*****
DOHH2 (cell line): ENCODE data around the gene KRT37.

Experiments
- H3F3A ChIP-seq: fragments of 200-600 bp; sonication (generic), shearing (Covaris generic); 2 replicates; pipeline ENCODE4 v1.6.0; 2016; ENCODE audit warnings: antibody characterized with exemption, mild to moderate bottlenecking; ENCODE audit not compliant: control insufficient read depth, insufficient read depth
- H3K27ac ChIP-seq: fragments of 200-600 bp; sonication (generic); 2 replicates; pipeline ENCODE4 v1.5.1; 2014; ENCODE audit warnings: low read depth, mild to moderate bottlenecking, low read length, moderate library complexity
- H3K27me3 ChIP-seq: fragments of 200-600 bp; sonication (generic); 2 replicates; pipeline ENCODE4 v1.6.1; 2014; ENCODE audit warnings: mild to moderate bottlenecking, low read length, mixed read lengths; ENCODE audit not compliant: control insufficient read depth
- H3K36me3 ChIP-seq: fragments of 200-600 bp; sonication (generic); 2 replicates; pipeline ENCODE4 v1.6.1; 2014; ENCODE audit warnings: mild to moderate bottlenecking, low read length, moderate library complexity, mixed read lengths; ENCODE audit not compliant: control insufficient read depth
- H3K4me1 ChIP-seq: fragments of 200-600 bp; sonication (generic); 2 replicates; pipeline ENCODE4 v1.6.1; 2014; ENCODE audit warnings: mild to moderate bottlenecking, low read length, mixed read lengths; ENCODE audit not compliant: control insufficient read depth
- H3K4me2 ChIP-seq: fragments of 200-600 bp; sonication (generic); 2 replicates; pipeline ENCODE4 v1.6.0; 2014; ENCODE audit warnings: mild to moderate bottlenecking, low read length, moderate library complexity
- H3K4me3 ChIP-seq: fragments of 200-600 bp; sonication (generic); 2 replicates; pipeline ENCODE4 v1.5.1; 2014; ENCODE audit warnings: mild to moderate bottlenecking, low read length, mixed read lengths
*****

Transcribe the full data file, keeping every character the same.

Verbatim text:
DOHH2 (cell line): ENCODE data around the gene KRT37.

Experiments
- H3F3A ChIP-seq: fragments of 200-600 bp; sonication (generic), shearing (Covaris generic); 2 replicates; pipeline ENCODE4 v1.6.0; 2016; ENCODE audit warnings: antibody characterized with exemption, mild to moderate bottlenecking; ENCODE audit not compliant: control insufficient read depth, insufficient read depth
- H3K27ac ChIP-seq: fragments of 200-600 bp; sonication (generic); 2 replicates; pipeline ENCODE4 v1.5.1; 2014; ENCODE audit warnings: low read depth, mild to moderate bottlenecking, low read length, moderate library complexity
- H3K27me3 ChIP-seq: fragments of 200-600 bp; sonication (generic); 2 replicates; pipeline ENCODE4 v1.6.1; 2014; ENCODE audit warnings: mild to moderate bottlenecking, low read length, mixed read lengths; ENCODE audit not compliant: control insufficient read depth
- H3K36me3 ChIP-seq: fragments of 200-600 bp; sonication (generic); 2 replicates; pipeline ENCODE4 v1.6.1; 2014; ENCODE audit warnings: mild to moderate bottlenecking, low read length, moderate library complexity, mixed read lengths; ENCODE audit not compliant: control insufficient read depth
- H3K4me1 ChIP-seq: fragments of 200-600 bp; sonication (generic); 2 replicates; pipeline ENCODE4 v1.6.1; 2014; ENCODE audit warnings: mild to moderate bottlenecking, low read length, mixed read lengths; ENCODE audit not compliant: control insufficient read depth
- H3K4me2 ChIP-seq: fragments of 200-600 bp; sonication (generic); 2 replicates; pipeline ENCODE4 v1.6.0; 2014; ENCODE audit warnings: mild to moderate bottlenecking, low read length, moderate library complexity
- H3K4me3 ChIP-seq: fragments of 200-600 bp; sonication (generic); 2 replicates; pipeline ENCODE4 v1.5.1; 2014; ENCODE audit warnings: mild to moderate bottlenecking, low read length, mixed read lengths